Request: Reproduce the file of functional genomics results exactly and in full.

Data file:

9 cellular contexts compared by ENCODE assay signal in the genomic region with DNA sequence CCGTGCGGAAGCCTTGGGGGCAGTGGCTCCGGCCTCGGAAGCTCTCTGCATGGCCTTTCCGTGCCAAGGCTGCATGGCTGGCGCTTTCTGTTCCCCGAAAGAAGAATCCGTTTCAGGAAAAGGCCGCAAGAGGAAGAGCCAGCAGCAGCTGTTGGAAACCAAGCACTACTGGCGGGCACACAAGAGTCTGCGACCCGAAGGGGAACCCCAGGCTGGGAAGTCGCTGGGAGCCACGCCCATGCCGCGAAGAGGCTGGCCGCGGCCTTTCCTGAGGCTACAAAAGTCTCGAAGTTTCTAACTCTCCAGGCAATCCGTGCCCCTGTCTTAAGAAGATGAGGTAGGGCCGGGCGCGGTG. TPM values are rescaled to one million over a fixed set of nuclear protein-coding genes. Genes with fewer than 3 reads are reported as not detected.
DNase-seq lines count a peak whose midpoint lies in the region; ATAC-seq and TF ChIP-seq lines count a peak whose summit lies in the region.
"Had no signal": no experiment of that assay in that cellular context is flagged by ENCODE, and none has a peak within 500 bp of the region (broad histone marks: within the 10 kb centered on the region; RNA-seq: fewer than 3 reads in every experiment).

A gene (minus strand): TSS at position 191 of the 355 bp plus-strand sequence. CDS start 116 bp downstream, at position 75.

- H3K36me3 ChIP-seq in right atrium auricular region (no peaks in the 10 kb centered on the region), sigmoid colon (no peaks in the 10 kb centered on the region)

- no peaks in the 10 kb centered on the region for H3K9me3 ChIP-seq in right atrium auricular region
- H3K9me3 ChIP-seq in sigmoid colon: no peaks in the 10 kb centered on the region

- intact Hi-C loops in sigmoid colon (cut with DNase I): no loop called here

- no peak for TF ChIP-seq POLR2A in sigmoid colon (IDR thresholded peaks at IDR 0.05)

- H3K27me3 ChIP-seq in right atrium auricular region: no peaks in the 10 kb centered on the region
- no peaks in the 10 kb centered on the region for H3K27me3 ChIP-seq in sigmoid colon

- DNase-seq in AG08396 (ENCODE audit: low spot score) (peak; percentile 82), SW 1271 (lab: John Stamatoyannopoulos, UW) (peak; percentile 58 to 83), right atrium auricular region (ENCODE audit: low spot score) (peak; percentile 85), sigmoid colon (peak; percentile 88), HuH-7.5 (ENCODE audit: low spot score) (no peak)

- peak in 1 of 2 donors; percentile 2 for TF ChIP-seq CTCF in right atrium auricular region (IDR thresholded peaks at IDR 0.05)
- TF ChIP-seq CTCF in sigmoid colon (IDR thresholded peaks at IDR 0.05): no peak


9 cellular contexts compared by ENCODE assay signal in the genomic region with DNA sequence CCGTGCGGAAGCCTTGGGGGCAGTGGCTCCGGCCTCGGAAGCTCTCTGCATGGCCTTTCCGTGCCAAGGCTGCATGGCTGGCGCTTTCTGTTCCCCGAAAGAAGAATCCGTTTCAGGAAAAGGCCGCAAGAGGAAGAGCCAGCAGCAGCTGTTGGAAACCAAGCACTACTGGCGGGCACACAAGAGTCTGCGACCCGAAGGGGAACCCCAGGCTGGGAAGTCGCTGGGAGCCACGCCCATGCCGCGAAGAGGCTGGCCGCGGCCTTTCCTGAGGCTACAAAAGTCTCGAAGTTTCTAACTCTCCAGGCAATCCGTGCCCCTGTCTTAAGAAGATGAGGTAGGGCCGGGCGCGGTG. TPM values are rescaled to one million over a fixed set of nuclear protein-coding genes. Genes with fewer than 3 reads are reported as not detected.
DNase-seq lines count a peak whose midpoint lies in the region; ATAC-seq and TF ChIP-seq lines count a peak whose summit lies in the region.
"Had no signal": no experiment of that assay in that cellular context is flagged by ENCODE, and none has a peak within 500 bp of the region (broad histone marks: within the 10 kb centered on the region; RNA-seq: fewer than 3 reads in every experiment).

A gene (minus strand): TSS at position 191 of the 355 bp plus-strand sequence. CDS start 116 bp downstream, at position 75.

- H3K36me3 ChIP-seq in right atrium auricular region (no peaks in the 10 kb centered on the region), sigmoid colon (no peaks in the 10 kb centered on the region)

- no peaks in the 10 kb centered on the region for H3K9me3 ChIP-seq in right atrium auricular region
- H3K9me3 ChIP-seq in sigmoid colon: no peaks in the 10 kb centered on the region

- intact Hi-C loops in sigmoid colon (cut with DNase I): no loop called here

- no peak for TF ChIP-seq POLR2A in sigmoid colon (IDR thresholded peaks at IDR 0.05)

- H3K27me3 ChIP-seq in right atrium auricular region: no peaks in the 10 kb centered on the region
- no peaks in the 10 kb centered on the region for H3K27me3 ChIP-seq in sigmoid colon

- DNase-seq in AG08396 (ENCODE audit: low spot score) (peak; percentile 82), SW 1271 (lab: John Stamatoyannopoulos, UW) (peak; percentile 58 to 83), right atrium auricular region (ENCODE audit: low spot score) (peak; percentile 85), sigmoid colon (peak; percentile 88), HuH-7.5 (ENCODE audit: low spot score) (no peak)

- peak in 1 of 2 donors; percentile 2 for TF ChIP-seq CTCF in right atrium auricular region (IDR thresholded peaks at IDR 0.05)
- TF ChIP-seq CTCF in sigmoid colon (IDR thresholded peaks at IDR 0.05): no peak